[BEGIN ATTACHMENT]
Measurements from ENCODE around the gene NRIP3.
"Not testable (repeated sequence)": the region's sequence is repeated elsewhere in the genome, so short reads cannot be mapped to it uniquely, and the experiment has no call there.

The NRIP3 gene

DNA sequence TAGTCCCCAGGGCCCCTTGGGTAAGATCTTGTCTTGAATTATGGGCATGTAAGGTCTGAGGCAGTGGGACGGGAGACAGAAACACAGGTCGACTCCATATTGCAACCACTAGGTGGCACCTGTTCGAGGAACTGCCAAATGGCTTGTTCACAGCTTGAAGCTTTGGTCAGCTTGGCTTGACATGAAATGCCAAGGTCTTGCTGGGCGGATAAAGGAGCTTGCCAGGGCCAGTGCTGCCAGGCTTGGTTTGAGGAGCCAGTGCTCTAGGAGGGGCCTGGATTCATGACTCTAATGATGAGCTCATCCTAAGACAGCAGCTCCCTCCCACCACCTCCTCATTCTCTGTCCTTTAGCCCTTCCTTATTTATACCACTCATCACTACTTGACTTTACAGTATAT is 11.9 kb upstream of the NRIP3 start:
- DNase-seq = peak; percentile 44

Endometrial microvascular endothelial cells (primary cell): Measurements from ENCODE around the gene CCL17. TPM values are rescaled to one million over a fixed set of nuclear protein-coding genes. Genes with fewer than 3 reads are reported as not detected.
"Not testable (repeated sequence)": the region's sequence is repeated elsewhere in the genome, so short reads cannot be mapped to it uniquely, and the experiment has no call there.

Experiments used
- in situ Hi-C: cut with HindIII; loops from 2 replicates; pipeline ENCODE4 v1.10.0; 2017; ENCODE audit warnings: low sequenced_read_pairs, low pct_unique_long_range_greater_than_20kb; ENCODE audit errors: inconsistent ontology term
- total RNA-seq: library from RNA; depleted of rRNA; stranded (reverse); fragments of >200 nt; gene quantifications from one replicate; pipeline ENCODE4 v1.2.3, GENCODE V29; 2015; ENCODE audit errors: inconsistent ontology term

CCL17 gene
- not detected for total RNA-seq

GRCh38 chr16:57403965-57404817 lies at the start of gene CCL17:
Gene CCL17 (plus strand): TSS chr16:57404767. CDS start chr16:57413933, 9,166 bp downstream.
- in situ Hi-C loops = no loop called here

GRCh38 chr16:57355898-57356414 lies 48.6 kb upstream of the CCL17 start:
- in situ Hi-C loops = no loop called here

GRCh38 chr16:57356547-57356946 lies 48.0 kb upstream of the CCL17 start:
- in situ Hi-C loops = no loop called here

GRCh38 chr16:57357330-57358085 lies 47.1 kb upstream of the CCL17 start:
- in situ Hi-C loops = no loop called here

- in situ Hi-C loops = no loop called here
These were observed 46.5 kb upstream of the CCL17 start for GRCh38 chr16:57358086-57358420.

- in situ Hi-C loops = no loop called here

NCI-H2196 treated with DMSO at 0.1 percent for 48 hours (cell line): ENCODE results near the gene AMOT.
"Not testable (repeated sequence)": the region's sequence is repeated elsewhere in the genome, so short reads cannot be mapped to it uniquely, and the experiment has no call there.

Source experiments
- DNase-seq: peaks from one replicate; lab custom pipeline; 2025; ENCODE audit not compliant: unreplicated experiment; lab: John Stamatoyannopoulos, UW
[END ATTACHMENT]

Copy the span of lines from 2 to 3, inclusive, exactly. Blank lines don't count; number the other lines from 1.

"Not testable (repeated sequence)": the region's sequence is repeated elsewhere in the genome, so short reads cannot be mapped to it uniquely, and the experiment has no call there.

The NRIP3 gene